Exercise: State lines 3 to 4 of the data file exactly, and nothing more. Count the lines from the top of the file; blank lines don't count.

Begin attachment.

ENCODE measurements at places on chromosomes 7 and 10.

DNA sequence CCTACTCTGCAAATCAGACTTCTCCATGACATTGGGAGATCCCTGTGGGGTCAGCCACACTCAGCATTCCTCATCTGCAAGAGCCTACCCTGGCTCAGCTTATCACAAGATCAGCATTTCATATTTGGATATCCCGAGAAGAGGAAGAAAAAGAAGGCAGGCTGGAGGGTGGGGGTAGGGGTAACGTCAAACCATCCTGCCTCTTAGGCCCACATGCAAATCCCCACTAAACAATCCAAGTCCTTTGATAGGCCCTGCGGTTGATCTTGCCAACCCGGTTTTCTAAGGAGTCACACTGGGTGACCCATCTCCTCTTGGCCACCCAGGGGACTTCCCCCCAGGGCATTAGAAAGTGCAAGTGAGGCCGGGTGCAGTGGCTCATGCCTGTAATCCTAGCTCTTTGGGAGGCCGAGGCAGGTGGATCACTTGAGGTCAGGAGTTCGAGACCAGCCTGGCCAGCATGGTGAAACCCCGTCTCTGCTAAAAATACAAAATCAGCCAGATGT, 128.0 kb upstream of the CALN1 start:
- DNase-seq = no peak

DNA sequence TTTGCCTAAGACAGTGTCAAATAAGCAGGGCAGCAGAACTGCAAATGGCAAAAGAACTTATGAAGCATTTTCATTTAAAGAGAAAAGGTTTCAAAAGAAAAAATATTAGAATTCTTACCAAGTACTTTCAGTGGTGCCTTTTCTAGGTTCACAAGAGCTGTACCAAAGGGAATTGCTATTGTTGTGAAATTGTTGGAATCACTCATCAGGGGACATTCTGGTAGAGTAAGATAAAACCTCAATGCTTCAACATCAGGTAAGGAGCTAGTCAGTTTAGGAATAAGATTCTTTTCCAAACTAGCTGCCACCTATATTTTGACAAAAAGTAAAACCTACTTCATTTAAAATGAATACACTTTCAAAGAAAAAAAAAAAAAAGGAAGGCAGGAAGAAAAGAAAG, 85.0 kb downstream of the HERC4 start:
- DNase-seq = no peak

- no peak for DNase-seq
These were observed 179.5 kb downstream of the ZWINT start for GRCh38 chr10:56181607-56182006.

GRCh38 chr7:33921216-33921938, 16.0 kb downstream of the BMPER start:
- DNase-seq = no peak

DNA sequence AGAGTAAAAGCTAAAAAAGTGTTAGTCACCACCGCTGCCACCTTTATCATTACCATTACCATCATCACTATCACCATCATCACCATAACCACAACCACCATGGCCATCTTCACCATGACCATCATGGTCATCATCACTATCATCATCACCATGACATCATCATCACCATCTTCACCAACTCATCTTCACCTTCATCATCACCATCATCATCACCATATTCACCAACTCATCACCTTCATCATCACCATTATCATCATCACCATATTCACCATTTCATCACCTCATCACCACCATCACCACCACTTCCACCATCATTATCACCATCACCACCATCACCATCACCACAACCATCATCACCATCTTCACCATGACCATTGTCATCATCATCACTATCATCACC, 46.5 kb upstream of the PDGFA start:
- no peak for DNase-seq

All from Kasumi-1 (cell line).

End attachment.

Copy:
- DNase-seq = no peak

DNA sequence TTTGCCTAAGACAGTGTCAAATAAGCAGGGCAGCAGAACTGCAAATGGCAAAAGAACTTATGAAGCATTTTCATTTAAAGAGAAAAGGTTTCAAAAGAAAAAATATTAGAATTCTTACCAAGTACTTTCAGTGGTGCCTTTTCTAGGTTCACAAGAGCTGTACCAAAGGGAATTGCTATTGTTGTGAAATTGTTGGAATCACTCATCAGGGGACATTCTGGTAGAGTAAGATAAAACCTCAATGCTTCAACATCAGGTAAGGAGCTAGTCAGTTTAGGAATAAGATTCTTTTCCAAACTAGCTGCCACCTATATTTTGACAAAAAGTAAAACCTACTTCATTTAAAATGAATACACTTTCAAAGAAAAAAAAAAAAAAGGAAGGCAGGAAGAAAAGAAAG, 85.0 kb downstream of the HERC4 start: